Today I Found Out has a great story that seemed fitting to share on April Fools’ Day:
It was lunch time on a muggy late September day in 2013 when an explosion shook downtown Orlando, Florida. A warehouse on west Jefferson street was the casualty. Police cars, ambulances, and fire trucks were already on their way by the time Tim Roth, a good Samaritan, was on the scene. As he searched through the rubble and debris for injured humans, what he found was something else entirely.
As described by the Orlando Sentinel in the next day’s paper, “among the knocked-down suits of armor, animatronics, old arcade games, clown suits and broken lighted signs (it was) as if (Roth) were in the Joker’s lair.” Fortunately, no humans were injured in the blast, but a wide collection of electronic amusements were destroyed beyond repair. For this warehouse belonged to Aaron Fechter, the inventor of the Whac-A-Mole…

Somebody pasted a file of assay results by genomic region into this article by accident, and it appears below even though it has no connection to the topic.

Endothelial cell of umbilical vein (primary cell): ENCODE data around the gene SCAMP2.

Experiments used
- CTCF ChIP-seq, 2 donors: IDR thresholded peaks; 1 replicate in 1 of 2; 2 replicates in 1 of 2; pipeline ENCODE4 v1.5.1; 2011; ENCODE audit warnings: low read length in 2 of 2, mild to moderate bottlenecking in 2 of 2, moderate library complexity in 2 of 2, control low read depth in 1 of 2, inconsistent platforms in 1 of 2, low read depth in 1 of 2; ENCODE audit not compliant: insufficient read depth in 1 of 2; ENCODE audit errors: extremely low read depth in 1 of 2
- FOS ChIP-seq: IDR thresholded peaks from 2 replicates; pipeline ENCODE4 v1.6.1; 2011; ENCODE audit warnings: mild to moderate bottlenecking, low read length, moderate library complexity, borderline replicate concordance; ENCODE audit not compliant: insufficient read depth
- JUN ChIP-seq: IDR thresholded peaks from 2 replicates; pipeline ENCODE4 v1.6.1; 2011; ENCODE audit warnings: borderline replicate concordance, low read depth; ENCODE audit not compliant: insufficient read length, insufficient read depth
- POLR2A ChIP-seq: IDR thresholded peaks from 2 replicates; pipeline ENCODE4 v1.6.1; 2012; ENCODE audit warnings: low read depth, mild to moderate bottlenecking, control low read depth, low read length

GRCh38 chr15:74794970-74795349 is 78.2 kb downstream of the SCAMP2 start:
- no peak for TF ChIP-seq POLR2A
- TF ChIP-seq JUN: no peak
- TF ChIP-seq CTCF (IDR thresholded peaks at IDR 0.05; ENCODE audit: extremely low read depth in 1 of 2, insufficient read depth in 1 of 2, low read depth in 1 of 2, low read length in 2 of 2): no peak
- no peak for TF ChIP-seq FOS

After firefighters inspected the damage, investigators ruled that the blast was due to a ruptured pressurized fuel tank containing one of Fechter’s latest things he’s been working with- an experimental fuel called “carbohydrillium.” Carbohydrillium supposedly burns cleaner than propane and is particularly well-suited for cooking with. (Beyond that, there isn’t much information about it anywhere that I could find.) Fechter has been working trying to invent ways to use it in everyday life. So how did Mr. Fechter go from inventing the Whac-A-Mole, to an animatronic band, to playing around with experimental fuels?
You’ll have to read the whole story to find out: That Time the Inventor of Whac-A-Mole Accidentally Blew Up His Warehouse